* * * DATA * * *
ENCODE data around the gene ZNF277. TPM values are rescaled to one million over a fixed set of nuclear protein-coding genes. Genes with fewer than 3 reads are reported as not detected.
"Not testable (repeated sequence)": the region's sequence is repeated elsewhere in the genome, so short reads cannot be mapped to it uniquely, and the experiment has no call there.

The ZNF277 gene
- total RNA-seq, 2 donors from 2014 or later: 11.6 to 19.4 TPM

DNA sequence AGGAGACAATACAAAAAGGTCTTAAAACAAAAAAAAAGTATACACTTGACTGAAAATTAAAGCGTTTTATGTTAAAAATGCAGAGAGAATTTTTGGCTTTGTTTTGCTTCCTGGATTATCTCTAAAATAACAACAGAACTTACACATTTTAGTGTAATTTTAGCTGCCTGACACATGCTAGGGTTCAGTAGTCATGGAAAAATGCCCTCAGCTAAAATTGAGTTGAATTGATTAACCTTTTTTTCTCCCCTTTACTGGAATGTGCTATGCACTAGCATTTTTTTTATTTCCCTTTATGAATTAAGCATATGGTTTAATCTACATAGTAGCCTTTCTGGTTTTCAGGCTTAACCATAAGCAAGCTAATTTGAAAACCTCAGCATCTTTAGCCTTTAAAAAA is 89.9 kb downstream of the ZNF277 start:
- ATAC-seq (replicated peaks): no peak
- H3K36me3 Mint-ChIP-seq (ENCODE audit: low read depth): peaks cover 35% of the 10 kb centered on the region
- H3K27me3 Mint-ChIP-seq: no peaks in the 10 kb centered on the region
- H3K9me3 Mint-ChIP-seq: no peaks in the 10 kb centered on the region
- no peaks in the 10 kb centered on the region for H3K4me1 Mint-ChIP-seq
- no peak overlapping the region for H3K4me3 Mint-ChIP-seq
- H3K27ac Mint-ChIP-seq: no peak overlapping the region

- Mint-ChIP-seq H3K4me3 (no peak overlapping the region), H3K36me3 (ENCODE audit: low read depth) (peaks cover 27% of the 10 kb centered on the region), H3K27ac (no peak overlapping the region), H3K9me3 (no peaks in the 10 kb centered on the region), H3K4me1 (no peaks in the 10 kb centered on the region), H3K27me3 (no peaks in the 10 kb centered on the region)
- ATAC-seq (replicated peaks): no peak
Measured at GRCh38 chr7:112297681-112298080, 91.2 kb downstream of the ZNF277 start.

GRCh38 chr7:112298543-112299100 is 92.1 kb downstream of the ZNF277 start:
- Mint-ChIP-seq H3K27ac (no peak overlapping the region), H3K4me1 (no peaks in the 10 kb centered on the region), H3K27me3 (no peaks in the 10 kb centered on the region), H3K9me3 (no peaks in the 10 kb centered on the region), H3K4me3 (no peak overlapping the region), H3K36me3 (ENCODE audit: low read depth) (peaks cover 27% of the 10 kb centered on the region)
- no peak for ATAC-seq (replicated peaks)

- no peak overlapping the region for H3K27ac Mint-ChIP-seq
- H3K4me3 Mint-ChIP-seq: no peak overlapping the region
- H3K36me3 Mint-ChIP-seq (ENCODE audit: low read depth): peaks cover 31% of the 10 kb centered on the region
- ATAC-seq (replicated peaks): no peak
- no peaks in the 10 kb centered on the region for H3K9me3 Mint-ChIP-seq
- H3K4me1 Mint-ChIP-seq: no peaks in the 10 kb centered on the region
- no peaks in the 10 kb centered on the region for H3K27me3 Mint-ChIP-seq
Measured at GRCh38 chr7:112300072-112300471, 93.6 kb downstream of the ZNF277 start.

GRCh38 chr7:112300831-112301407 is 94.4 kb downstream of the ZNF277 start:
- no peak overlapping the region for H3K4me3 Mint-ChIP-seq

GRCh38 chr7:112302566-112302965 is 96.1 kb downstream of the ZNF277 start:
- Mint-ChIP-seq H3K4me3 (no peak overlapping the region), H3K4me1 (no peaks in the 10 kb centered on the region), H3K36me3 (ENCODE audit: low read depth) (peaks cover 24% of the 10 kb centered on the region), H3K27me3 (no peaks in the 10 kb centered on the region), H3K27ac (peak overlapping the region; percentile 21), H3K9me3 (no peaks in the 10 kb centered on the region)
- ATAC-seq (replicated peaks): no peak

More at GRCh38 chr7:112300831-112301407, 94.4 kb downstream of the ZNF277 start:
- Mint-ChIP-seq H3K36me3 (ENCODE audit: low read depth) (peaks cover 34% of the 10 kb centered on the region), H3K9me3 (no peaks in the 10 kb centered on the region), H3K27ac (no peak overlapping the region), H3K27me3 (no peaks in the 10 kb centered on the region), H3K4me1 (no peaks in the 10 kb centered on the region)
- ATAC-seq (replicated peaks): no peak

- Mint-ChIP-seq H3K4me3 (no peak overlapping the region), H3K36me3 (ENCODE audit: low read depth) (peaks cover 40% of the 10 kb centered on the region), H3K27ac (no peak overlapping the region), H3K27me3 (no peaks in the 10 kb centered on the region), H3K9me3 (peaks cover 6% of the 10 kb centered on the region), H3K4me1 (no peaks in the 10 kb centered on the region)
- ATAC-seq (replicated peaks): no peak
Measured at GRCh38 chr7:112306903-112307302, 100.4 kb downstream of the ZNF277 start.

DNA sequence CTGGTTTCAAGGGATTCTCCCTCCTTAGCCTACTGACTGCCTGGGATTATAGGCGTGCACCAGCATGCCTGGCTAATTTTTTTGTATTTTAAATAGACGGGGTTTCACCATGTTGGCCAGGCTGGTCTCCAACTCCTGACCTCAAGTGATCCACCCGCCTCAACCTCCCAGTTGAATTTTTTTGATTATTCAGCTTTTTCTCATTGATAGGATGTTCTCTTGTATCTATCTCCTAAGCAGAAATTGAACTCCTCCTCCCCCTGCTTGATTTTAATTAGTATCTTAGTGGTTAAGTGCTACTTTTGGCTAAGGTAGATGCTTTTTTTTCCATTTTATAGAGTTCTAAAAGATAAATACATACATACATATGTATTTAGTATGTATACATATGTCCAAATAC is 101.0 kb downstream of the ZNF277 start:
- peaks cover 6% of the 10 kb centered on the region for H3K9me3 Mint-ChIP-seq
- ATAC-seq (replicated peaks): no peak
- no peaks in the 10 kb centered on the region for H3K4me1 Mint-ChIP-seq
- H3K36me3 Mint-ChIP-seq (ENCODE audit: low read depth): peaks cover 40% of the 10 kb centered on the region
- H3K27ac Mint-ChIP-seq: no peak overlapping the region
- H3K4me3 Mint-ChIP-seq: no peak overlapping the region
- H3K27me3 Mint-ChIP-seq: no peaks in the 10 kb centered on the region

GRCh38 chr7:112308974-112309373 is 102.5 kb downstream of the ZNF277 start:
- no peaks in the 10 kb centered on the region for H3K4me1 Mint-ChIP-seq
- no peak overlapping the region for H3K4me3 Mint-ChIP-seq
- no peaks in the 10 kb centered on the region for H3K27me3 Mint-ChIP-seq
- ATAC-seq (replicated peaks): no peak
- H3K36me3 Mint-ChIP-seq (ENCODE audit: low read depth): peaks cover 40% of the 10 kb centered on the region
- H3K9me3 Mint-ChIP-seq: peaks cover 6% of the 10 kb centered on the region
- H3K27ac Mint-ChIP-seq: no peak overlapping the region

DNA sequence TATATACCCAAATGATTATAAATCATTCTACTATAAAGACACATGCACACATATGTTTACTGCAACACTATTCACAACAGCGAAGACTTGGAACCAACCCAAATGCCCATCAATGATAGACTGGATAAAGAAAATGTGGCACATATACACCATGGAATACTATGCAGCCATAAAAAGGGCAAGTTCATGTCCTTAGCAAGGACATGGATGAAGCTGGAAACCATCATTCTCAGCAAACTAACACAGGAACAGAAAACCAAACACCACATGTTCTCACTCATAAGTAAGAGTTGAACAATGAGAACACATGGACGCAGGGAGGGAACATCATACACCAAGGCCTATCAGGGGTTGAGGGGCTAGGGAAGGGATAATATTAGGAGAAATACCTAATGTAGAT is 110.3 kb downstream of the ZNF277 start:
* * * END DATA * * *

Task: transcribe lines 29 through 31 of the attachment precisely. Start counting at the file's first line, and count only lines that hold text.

GRCh38 chr7:112302566-112302965 is 96.1 kb downstream of the ZNF277 start:
- Mint-ChIP-seq H3K4me3 (no peak overlapping the region), H3K4me1 (no peaks in the 10 kb centered on the region), H3K36me3 (ENCODE audit: low read depth) (peaks cover 24% of the 10 kb centered on the region), H3K27me3 (no peaks in the 10 kb centered on the region), H3K27ac (peak overlapping the region; percentile 21), H3K9me3 (no peaks in the 10 kb centered on the region)
- ATAC-seq (replicated peaks): no peak